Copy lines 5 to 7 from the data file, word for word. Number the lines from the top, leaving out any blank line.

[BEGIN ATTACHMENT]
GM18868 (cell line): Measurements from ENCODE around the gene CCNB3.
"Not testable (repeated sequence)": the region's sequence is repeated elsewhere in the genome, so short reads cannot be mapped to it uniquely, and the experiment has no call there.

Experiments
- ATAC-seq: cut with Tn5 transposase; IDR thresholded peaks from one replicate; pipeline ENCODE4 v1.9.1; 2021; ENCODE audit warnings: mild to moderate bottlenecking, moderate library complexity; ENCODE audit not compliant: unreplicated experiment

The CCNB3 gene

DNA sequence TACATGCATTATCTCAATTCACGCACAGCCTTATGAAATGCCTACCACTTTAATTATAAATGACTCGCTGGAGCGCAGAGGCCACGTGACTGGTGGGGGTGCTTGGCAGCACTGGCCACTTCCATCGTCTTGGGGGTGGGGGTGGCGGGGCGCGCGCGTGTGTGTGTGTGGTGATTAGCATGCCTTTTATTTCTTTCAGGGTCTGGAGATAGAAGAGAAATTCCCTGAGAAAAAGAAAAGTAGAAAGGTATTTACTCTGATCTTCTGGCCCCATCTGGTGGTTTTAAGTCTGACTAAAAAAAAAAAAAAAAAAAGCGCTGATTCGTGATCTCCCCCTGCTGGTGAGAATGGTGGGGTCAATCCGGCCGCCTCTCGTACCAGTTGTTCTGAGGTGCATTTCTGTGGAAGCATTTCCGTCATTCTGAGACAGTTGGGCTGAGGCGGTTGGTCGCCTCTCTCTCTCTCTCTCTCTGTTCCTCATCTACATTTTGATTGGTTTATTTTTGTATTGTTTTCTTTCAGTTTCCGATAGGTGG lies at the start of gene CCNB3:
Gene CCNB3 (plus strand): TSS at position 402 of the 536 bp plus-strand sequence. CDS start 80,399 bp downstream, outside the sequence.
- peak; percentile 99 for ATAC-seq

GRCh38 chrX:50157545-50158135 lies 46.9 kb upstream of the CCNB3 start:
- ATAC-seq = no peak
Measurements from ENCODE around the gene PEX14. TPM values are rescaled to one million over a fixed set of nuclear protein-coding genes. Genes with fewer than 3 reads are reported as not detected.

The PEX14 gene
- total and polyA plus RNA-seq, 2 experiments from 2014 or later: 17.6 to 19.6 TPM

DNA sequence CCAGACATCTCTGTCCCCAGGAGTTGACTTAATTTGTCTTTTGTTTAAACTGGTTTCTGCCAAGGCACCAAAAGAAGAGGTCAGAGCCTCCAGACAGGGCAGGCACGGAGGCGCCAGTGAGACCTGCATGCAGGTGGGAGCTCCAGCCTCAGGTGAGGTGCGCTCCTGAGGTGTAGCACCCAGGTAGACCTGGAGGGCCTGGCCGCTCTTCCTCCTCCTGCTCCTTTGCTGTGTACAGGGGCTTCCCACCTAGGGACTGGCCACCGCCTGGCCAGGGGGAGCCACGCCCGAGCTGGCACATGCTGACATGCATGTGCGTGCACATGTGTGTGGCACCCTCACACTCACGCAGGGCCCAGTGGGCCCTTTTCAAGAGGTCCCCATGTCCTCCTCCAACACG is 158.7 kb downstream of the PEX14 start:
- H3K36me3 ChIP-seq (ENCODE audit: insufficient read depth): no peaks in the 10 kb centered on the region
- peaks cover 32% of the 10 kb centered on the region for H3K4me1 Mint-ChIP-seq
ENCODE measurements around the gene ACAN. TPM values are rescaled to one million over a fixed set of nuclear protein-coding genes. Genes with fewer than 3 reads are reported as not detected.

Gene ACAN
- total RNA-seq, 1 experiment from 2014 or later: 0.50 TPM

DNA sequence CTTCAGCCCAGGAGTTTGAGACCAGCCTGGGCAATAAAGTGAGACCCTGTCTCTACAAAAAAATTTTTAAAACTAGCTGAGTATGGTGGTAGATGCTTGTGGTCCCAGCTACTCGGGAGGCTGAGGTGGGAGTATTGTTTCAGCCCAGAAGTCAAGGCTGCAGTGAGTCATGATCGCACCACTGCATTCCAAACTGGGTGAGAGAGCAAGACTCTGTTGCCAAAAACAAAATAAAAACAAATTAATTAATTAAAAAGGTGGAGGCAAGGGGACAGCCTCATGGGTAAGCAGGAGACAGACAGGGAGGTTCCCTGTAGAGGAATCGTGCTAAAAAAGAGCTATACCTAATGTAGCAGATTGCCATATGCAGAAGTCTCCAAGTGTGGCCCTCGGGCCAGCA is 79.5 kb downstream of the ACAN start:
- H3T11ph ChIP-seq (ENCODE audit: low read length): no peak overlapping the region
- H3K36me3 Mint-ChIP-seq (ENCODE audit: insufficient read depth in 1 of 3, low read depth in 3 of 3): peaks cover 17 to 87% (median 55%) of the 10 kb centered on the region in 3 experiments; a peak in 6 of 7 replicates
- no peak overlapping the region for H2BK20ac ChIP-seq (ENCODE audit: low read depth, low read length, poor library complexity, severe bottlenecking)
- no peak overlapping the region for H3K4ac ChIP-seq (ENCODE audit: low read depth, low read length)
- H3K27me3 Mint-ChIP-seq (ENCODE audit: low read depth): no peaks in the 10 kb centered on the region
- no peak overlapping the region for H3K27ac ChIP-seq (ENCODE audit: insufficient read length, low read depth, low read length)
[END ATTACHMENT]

The CCNB3 gene

DNA sequence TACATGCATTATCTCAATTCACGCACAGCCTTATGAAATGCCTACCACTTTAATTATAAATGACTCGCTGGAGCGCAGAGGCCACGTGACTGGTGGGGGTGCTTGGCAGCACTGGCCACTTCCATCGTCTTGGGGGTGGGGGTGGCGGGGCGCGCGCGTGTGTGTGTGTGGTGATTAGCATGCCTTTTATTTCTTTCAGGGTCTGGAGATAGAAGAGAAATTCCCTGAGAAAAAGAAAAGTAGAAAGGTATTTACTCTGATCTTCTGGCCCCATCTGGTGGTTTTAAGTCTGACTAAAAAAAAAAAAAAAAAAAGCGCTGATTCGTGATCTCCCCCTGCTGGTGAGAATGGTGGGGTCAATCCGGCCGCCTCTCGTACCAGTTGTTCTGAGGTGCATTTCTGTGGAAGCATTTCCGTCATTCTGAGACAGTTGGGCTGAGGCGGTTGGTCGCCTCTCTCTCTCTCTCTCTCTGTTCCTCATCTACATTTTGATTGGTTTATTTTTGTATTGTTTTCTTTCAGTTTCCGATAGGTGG lies at the start of gene CCNB3:
Gene CCNB3 (plus strand): TSS at position 402 of the 536 bp plus-strand sequence. CDS start 80,399 bp downstream, outside the sequence.